3 Responses to “A wildfire warning”

  1. 1 David Parkinson May 31, 2009 at 10:44

    Nice post, Tom. I hope this doesn’t sound too stupid, but besides evacuation plans and coordination of emergency responders, what can we do? Should we be creating and filling water tanks? Buying more equipment? Educating people? I’m curious to know how we as a community can tackle these threats which look set to get worse as the climate becomes more unpredictable.

    I’m curious to hear your thoughts.

  2. 2 Tom Read May 31, 2009 at 11:38

    Thanks, David

    I believe it was David Holmgren, of permaculture fame and whom you’ve quoted at length, who suggested that individuals should design their homes for the “catastrophe” appropriate to where they live. We live in a temperate rainforest that burns every so often, so step one is to build our homes to withstand wildfire. That’s not easy, but what comes to mind would be a partially underground, passive-solar heated hobbit-house with living roof and any exposed surfaces non-flammable. A home of this nature would also stand up well to earthquake and high winds, two other likely emergency scenarios for this region.

    Next, have insurance. I’m aghast at the amount of money that insurance companies drain from small rural communities like ours; maybe our communities will be able to self-insure someday (a future post topic). But insurance itself is a good idea because we have to face the reality of losing our homes. Honest home/fire insurance could make a huge difference in getting one’s life back together.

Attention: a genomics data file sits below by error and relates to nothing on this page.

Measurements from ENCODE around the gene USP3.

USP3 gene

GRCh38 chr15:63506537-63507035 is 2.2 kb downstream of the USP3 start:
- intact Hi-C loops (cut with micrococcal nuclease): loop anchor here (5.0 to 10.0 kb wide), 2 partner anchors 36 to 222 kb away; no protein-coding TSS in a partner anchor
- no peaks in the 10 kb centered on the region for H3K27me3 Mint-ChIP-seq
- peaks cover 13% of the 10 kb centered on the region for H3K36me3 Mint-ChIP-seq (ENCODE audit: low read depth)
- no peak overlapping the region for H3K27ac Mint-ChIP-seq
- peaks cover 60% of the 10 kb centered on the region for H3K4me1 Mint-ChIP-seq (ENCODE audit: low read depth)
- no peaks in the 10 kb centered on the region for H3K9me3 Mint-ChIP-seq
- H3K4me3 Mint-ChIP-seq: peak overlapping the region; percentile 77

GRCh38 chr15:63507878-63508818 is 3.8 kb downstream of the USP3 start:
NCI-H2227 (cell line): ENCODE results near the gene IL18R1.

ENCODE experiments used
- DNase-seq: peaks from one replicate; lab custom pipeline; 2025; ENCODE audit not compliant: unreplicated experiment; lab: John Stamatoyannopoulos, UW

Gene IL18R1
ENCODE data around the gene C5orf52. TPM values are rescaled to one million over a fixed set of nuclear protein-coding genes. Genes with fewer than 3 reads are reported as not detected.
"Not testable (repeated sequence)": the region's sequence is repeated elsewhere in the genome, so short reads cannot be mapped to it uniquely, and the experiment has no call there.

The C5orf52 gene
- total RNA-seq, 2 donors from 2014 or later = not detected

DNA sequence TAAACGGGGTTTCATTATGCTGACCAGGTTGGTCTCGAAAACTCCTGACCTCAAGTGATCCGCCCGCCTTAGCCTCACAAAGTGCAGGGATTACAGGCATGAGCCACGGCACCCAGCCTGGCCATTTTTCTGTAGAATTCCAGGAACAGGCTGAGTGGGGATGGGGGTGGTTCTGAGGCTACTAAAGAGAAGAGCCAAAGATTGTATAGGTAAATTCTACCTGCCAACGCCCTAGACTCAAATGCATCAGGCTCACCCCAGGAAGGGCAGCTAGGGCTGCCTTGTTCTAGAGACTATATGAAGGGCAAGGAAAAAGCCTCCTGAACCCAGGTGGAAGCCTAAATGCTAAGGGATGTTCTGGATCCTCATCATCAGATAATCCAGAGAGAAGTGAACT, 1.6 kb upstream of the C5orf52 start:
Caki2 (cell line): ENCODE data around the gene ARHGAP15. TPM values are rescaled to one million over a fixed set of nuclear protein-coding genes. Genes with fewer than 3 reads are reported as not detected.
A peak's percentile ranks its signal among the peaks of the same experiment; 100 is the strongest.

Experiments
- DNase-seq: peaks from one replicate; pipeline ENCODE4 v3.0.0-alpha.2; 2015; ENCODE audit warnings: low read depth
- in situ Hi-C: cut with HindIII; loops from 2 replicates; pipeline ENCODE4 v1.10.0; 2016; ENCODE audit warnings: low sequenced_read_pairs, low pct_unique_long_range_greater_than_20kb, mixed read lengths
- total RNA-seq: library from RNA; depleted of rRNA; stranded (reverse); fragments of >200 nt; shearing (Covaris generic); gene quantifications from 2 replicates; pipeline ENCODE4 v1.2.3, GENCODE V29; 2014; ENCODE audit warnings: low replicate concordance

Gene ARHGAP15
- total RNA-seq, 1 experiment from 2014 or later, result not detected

The other night at a community dinner I sat next to a long-time Texadan and volunteer firefighter, and we were discussing the recent fire. He mentioned that the fire retardant dropped by air tankers is extremely gelatinous and slippery. “You can’t even walk on it after the planes have dumped or you’ll fall down,” he said. So I wonder if individual homeowners could spray this stuff on their own houses just before evacuating in the face of a wildfire. I’ve not researched this idea so I don’t know if the potential environmental damage would be worth losing your home, but I plan to explore this approach further.

    Finally, what can you do if a wildfire is bearing down on your defenseless home and you’re preparing to leave? 1) Make a large turnaround spot for the fire crews in the area, because they might park their vehicles in your driveway and use your house as a key staging area to fight the fire. Your place would then have more chance of being saved than an inaccessible neighbour’s place. I’ve seen this happen. 2) Adopt a non-materialistic attitude about life. So what if you lose your home? Life goes on.

    I still don’t know what the Texada Emergency Preparedness Plan says about wildfire. But I agree with Ryan Thoms, our regional emergency coordinator, who told the Texada Chamber of Commerce last Friday night that no government can really protect us from such events. We’ve got to take personal responsibility for our own well-being in emergencies, and then reach out to help others as best we can.


  3. 3 David Parkinson May 31, 2009 at 13:00

    Thanks, Tom. I wonder how we can organize people to work on stuff like disaster-preparedness. We don’t seem too good at getting ready for distant (albeit real) threats.